The nonprofit was experiencing an abnormally high 13% loan default rate so Ms. Heitzman went out to investigate the problem. She discovered that many small businesses had defaulted because of poor to nonexistent accounting practices.
“I proposed a program that would school borrowers in the business basics of marketing, accounting and saving money,” she says, uncertain as to whether the organization used her ideas.
Ms. Heitzman’s efforts actually made a stronger impression on Deloitte Consulting in Minneapolis, which hired her for a full-time job as a business analyst a year later in 2010.
Although career experts say college graduates will continue to face a tough job market in the new year, volunteering for nonprofit work like the Peace Corps can fill an experience gap and provide a competitive advantage. That’s especially the case since nonprofit work can be like an accelerated management course. Volunteers are often pressed into management and administrative roles they might otherwise not attain for years at for-profit companies.
First, find a nonprofit organization that you’re interested in working with since commitment to the job and the cause is important, says Mark Lonergan, founder of the Redwood City, Calif.-based recruiting firm Lonergan Partners.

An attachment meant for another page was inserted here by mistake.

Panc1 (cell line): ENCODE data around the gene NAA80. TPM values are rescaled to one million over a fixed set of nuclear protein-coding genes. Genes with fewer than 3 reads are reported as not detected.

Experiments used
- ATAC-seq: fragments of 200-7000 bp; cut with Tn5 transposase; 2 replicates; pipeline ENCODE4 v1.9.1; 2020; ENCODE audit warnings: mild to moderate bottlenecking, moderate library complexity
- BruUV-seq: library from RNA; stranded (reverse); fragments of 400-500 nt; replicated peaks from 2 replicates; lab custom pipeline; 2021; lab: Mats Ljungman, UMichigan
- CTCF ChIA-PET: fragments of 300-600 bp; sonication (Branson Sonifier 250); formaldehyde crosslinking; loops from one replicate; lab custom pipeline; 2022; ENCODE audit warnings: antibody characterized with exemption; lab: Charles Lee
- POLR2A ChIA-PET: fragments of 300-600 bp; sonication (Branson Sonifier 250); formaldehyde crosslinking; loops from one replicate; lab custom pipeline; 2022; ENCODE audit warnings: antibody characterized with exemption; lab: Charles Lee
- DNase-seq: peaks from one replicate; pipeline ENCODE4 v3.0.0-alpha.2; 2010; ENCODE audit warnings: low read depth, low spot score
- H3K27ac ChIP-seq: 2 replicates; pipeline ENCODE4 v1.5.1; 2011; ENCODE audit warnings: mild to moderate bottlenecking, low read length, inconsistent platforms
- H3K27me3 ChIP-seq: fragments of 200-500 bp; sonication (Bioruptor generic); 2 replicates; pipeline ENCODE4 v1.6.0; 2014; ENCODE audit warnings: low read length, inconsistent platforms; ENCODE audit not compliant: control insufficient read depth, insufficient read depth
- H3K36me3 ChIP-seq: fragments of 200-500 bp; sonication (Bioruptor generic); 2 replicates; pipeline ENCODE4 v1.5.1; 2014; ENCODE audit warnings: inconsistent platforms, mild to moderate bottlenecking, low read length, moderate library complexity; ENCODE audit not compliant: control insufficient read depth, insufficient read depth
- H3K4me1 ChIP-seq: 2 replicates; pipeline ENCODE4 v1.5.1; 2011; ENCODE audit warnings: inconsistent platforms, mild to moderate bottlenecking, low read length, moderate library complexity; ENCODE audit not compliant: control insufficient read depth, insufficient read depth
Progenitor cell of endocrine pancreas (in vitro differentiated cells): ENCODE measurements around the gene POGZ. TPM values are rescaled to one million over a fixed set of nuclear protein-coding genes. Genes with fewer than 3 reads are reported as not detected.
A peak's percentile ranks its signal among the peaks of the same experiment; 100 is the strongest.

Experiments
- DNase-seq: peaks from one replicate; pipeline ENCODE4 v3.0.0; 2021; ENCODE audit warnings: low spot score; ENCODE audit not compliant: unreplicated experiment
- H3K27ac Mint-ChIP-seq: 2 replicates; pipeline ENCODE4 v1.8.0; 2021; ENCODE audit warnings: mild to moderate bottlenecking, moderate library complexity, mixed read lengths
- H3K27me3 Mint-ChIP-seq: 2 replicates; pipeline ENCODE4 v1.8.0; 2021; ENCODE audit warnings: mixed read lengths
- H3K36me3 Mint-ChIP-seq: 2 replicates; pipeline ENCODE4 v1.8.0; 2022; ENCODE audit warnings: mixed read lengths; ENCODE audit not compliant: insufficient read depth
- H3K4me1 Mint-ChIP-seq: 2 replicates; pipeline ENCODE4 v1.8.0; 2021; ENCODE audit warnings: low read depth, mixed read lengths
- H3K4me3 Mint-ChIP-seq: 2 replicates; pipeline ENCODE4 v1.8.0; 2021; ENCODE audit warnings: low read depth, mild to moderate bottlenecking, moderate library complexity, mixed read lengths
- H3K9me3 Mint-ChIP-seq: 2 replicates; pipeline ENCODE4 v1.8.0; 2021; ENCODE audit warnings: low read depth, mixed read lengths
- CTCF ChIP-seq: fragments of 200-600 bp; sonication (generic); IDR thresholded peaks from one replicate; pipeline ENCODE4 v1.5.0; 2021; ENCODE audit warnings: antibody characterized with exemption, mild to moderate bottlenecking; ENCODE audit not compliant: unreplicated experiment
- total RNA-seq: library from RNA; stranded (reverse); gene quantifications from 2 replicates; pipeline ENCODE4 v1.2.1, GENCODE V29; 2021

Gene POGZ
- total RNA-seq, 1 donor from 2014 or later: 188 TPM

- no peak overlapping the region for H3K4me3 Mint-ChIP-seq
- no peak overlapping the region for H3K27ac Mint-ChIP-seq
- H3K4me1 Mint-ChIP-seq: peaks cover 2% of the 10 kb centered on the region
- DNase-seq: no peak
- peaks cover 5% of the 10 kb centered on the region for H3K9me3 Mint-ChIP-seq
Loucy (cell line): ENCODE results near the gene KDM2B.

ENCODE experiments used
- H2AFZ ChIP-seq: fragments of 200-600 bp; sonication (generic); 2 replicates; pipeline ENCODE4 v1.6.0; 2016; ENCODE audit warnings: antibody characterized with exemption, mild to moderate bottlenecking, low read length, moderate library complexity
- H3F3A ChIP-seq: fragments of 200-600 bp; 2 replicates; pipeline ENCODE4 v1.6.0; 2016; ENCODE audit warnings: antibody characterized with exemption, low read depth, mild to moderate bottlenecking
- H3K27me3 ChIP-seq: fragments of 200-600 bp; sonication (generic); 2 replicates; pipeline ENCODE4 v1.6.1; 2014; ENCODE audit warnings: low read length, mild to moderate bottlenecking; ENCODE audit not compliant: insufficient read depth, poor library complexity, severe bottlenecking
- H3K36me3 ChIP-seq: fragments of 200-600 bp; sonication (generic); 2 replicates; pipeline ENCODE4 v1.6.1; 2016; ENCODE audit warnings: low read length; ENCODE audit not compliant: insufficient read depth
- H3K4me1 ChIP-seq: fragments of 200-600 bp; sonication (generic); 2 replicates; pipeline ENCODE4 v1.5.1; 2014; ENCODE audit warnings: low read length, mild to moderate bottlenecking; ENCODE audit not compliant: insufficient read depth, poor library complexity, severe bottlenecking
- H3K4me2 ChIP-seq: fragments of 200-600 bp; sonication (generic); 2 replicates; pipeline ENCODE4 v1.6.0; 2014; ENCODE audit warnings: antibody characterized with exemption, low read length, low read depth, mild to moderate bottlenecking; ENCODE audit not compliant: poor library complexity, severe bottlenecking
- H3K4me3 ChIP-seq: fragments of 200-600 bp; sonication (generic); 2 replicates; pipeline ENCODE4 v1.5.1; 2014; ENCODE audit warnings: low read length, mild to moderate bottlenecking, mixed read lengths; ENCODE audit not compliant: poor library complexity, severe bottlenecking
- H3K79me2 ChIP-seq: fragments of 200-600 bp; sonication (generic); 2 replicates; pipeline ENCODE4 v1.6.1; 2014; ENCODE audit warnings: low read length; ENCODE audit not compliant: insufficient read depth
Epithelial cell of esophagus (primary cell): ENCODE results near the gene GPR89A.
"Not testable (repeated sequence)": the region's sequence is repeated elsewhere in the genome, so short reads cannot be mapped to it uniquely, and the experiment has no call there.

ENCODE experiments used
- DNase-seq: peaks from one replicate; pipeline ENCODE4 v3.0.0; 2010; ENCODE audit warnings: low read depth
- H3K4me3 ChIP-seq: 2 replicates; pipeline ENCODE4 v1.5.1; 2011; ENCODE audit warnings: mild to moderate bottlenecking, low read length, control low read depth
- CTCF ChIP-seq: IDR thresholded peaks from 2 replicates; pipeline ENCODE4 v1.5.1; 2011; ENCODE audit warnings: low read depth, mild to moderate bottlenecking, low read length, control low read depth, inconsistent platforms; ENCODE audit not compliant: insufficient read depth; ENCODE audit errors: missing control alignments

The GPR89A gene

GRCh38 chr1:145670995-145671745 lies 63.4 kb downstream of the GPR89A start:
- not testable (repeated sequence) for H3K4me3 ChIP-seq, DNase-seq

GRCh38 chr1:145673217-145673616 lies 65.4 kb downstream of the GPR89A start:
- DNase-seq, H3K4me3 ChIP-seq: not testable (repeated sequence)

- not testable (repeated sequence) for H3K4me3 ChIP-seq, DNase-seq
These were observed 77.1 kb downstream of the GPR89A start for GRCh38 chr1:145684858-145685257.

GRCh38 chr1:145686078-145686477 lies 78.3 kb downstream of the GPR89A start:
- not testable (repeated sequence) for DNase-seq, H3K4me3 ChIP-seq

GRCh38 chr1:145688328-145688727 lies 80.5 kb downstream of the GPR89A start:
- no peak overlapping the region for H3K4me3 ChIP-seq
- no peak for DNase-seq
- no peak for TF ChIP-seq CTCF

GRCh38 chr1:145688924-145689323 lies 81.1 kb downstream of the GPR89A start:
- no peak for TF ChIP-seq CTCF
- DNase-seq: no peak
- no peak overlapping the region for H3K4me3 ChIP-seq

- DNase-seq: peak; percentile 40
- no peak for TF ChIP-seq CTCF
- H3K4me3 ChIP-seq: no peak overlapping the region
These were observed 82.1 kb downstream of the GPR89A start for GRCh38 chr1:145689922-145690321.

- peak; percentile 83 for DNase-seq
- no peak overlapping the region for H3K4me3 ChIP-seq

“Any way you can show that you genuinely applied yourself in a very important way can count as a very important component of any résumé,” he says. “Employers want to know that you were serious about the work.”
Seek out roles that offer transferable experience. Managing volunteers, for example, to build an irrigation system in Honduras is relatable to many different for-profit job duties. Working as a museum docent may be harder to sell.
Be prepared to aggressively promote and even defend your nonprofit experience during interviews. There is still a stigma associated with nonprofit work at some companies, career experts say.
Turn your more esoteric experiences into a narrative that illustrates how you overcame obstacles and achieved goals. People respond well to stories. Highlight the intangibles that employers are always looking for during interviews.
Emphasize your flexibility, communication skills and ability to deal with ambiguity, says Patricia Tourigny, vice president of talent acquisition for Avon, Conn.-based Magellan Health Services. “We don’t see a lot of entry-level résumés with that kind of experience, but when we do, we take notice. And we’re always looking for it.”
The pay for volunteer work may be negligible but full-time volunteers can defer or even have federal student loans forgiven through the Public Service Loan Forgiveness program from 2007. Unfortunately, the law doesn’t help with private student loans.
Join us at the Walgreens Distribution Center for a Job Fair on Wednesday, July 10th from 4pm-7pm!
Opportunities are available for Warehouse Associates on all shifts paying up to $14/hr. Come meet our recruiters to learn more and apply!
Allied Personnel Services is a proud member of the American Staffing Association.